That happened because of the zero-energy home's combination of energy efficiency (a huge factor) and energy production features.

Parker explains that the average home uses at least 50 kilowatt-hours daily, while a large and expensive photovoltaic system can generates perhaps 17 kilowatt-hours. As a result, zero-energy homes rely on "conservation squared, generating once," as he puts it.

Some of the Lakeland home's efficiency upgrades are mainstays in mainstream green homes, such as double-

glazed windows and high SEER air conditioning units. But the zero-energy home also benefits from having all ducts built within the home's conditioned envelope, rather than in the attic where hot temperatures rob cooling power. The home has a highly reflective white tile roof that has proved adept at shunting sun away. And it has predominantly tile flooring — key in hot climates because of the ground temperature of 68° to 70°F, often 20° below ambient temperature.

"The average tile floor in a 2,000-square-foot house is providing half a ton of free cooling 24 hours per day," Parker notes.

High-efficiency appliances and lighting can further reduce electricity use. That said, there are some seemingly intractable energy sinks — clothes dryers, for example. And modern electronics don't help. For home entertainment, Parker says, "things are really going in the wrong direction for zero-energy." Computers, flat-screen televisions, and always-on technologies such as TIVOs together sap as much power as a refrigerator.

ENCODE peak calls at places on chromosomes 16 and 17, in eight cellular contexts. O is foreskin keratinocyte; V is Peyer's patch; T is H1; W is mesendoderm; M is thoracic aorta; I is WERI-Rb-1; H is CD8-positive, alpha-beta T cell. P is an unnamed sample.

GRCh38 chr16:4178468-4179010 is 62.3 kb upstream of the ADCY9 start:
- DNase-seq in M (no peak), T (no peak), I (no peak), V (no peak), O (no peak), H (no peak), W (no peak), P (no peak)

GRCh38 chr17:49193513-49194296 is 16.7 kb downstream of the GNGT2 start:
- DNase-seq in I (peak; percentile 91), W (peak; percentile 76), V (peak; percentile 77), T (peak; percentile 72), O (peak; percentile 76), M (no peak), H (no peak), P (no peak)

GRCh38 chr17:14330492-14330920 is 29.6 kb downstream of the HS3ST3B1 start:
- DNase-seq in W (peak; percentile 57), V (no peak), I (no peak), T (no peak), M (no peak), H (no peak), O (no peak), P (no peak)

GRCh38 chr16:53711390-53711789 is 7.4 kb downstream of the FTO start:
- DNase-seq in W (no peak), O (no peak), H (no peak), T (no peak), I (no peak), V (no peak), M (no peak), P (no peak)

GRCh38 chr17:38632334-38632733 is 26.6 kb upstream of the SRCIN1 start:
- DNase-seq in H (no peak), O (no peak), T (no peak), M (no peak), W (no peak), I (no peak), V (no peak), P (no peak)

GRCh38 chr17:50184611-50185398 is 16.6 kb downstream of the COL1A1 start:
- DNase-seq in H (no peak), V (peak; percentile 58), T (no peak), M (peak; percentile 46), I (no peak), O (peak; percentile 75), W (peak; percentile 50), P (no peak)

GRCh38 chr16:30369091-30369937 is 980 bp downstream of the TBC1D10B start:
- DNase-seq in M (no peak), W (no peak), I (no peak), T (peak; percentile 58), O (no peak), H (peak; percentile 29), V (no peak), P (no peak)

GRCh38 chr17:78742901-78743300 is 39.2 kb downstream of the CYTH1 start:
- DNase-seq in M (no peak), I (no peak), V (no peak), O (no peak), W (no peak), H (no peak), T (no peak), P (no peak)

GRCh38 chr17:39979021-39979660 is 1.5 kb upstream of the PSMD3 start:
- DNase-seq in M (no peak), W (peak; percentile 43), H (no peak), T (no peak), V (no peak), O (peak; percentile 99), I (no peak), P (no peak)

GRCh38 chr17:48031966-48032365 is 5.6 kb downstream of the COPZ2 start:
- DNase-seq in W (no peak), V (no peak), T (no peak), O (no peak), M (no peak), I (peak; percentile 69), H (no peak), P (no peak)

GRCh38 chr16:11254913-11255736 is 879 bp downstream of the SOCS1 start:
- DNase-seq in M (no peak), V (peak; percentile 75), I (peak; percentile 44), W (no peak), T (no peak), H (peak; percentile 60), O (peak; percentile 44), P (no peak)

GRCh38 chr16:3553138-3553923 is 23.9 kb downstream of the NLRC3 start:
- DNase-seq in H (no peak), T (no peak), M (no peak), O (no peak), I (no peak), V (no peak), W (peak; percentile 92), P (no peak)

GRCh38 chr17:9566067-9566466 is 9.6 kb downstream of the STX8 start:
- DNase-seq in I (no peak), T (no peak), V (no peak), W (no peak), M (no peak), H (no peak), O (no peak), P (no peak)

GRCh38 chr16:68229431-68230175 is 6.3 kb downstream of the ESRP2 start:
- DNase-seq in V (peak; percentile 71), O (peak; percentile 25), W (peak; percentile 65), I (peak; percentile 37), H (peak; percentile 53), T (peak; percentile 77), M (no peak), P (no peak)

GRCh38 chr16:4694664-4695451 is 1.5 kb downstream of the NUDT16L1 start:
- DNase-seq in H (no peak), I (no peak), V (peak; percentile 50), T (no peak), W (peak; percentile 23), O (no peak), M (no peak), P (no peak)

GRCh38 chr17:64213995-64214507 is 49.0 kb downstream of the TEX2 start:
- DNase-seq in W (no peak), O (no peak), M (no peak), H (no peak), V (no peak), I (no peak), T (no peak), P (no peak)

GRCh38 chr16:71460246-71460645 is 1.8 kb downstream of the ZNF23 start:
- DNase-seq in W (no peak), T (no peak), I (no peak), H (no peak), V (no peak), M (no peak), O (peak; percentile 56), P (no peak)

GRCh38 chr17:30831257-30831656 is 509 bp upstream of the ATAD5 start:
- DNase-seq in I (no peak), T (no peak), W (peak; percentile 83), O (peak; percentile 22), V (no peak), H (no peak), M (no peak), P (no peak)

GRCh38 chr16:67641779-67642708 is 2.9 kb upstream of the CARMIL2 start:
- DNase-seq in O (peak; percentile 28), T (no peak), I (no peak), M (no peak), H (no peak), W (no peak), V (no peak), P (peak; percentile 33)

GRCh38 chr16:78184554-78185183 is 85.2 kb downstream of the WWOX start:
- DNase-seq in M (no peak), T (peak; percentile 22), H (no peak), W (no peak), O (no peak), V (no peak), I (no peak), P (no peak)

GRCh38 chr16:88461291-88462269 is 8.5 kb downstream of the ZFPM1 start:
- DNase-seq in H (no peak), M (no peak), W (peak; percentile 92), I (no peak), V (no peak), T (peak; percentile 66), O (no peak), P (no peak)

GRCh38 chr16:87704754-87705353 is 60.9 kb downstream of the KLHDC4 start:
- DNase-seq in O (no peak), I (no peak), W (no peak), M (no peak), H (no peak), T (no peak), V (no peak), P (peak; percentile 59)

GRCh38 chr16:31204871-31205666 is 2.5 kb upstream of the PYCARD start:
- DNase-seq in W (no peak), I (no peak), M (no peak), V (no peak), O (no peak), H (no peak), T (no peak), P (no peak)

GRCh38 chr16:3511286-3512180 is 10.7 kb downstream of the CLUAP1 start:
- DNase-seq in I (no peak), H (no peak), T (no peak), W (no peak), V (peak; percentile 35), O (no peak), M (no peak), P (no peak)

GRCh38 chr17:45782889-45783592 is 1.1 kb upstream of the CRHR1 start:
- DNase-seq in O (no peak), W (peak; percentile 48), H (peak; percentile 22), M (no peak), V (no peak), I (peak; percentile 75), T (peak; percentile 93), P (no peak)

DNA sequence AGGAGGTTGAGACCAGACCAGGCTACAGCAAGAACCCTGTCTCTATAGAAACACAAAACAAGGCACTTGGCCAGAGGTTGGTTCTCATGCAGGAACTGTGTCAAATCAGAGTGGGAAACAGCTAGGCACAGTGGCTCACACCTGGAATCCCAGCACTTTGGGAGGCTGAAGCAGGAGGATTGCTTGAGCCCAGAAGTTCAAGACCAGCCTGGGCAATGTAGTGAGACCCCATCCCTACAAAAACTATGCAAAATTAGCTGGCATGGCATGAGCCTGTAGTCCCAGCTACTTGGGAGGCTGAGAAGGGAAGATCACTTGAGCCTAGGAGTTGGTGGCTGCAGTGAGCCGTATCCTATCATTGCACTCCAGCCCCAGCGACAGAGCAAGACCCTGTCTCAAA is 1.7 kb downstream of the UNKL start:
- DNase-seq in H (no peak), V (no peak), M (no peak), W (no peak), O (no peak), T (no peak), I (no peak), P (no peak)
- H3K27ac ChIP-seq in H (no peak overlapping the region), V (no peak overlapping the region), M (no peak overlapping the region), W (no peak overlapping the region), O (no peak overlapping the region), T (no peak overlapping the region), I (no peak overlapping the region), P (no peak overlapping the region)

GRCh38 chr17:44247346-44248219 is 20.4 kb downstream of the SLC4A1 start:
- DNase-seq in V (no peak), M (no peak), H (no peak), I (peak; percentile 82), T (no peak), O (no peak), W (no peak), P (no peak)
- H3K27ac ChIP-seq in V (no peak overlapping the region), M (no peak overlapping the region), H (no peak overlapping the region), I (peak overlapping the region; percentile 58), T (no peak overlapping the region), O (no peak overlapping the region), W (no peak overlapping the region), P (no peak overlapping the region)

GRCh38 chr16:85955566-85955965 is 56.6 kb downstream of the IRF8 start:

"To do this is hard, but it can be done," Parker says of near-zero-energy homes. "It requires a lot of attention to detail."


Utility interactive. The photovoltaic panels (right side of the roof) on a zero-energy home in Martin County, Fla., supply some power back to the utility company. Last year, Florida passed an expansive rebate program for photovoltaic cells, and other southeastern states are expected to follow suit — measures that will likely make the initial cost of providing energy production to homes a bit easier to swallow.

Cost is another big issue. The Florida Solar Energy Center spent about $23,000 on efficiency upgrades and $40,000 on solar cells for the Lakeland home, expenses that have dropped to about $15,000 and $30,000 today, Parker notes. Still, that's a lot to add to the home's purchase price, he admits. Last year, however, Florida passed an expansive rebate program for photovoltaic cells. Other southeastern states are passing similar measures.

Tim Merrigan says the hope is that the added cost will make sense over the long term.

"If you can make it so that your energy savings on a monthly basis on your utility bill are less than an increased mortgage payment, then you are cash-flow positive," he explains.

Whether zero-energy homes take off will likely depend on how much energy costs increase. If the trend grows, it could sharply reduce home electricity demand nationally. A 2006 report by the National Association of Home Builders Research Center estimated that, with continued research and development and tax credits for homeowners, proliferation of zero-energy homes could reduce energy consumption by single-family homes 17% by 2050. — Aaron Hoover